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Recently, I posted on the Pratchett Project about my evil plan to knit a finished object using a yarn that has lengths spun from three different coloured batts, using short rows to force one of the colours to pool. I had a few comments that suggested that short rows are scary or difficult but I really think that it’s just a matter of not having tried them. I’ve had to use short rows in two patterns I’ve knit so far. The first was Ilga Leja’s Lady of the Forest, where the short rows are used to subtly shape the neckline of the shawl.

The second was Berocco’s Harry Bear pattern, which used the short rows in a much less subtle way to shape the bear’s belly, bum, feet and face.

It was this project that really enlightened me to the use of short rows and how they work, and why you would want to use them in a knitted object. Knitted things can hang so badly if their construction doesn’t fit well on the wearer, and since most of us aren’t built like boxes, is it any wonder that a little shaping makes the world of difference between a knitted garment that fits, and one that looks god-awful?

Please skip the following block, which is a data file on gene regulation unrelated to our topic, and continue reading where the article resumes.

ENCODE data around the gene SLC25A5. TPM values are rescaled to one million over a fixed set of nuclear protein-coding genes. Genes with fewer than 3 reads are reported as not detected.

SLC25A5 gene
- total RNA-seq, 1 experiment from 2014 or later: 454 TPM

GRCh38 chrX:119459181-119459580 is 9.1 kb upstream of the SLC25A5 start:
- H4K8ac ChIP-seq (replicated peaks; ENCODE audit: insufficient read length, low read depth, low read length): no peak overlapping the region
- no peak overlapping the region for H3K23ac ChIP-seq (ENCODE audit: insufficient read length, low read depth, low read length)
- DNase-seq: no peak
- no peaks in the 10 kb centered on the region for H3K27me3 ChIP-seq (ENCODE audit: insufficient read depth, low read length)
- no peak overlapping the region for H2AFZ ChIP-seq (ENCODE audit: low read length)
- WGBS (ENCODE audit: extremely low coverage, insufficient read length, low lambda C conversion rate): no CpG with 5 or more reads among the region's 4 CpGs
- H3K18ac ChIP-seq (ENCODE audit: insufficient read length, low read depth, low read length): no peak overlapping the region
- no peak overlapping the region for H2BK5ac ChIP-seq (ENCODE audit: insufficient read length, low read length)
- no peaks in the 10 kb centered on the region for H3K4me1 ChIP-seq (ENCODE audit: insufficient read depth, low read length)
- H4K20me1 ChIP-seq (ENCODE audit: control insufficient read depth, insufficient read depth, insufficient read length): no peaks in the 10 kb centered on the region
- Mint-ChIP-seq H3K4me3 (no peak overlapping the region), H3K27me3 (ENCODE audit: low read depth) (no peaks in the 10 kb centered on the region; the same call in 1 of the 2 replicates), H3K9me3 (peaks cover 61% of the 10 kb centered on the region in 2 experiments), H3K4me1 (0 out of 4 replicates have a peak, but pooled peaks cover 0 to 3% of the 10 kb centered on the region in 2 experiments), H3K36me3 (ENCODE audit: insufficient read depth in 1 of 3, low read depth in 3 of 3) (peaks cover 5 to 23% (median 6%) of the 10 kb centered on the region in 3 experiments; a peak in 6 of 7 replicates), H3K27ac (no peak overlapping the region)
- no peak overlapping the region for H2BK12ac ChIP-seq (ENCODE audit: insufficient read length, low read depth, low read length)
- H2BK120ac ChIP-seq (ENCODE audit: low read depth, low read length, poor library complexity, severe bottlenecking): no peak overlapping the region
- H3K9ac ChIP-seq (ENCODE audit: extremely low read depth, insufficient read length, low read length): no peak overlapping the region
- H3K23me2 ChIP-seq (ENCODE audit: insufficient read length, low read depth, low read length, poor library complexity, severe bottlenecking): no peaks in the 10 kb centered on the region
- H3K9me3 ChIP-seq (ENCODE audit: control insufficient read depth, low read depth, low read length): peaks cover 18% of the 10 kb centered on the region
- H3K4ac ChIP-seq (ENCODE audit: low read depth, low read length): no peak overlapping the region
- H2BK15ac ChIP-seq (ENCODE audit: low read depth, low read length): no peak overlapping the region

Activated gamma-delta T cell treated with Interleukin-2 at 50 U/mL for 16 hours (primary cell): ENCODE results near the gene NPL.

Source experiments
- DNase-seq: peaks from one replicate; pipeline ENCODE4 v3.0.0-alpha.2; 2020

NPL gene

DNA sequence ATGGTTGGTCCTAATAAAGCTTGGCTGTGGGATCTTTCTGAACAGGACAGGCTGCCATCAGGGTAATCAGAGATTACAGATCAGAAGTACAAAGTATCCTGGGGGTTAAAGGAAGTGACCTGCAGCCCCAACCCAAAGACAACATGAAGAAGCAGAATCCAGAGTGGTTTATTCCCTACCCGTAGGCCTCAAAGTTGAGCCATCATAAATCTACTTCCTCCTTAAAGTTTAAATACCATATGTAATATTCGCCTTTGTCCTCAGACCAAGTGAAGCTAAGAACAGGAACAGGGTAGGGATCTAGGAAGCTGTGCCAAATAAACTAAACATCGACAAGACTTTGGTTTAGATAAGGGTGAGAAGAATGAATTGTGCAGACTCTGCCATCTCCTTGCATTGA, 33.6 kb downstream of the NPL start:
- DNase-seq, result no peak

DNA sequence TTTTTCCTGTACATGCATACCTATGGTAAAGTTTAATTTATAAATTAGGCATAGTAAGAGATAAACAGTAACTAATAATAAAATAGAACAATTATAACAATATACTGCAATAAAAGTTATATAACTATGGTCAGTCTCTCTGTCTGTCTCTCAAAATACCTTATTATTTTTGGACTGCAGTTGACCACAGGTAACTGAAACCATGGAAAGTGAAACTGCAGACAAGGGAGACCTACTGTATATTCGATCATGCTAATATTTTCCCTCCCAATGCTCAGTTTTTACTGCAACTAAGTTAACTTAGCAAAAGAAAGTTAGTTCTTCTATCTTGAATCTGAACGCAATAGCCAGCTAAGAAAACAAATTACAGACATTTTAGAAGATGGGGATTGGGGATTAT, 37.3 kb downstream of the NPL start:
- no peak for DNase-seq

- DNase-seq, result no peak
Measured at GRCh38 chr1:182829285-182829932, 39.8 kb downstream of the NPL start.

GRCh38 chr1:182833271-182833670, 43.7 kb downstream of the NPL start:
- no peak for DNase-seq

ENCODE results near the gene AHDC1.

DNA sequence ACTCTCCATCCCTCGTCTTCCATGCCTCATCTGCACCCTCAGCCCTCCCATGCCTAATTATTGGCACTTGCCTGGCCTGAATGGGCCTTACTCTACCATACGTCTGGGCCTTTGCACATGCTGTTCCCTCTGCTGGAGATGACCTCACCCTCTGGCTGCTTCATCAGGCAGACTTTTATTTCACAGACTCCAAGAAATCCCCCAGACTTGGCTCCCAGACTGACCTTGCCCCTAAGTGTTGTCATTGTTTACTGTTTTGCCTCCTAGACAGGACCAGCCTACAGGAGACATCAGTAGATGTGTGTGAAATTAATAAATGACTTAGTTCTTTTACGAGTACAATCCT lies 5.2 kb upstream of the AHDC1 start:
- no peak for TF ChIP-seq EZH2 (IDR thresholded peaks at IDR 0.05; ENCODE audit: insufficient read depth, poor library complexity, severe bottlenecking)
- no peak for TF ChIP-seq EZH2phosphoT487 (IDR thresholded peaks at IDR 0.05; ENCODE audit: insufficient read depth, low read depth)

Short rows are really easy, even for a novice knitter like me. Like so many concepts in knitting, once you get your head around the idea of why you’d want to do it, they become a lot more intuitive. But, because I’m a novice knitter, I’m not going to attempt to explain to you just how to do it – instead, I want to show you this very clear, very helpful youtube offering from Knitpicks.

See? It’s so easy! Another really good site I found while googling on y’all’s behalf was at KnittingHelp, where it mentions more uses for the short row. All these fancy construction and shaping uses make my little colour-obsessed swatch look a bit plain now, don’t they!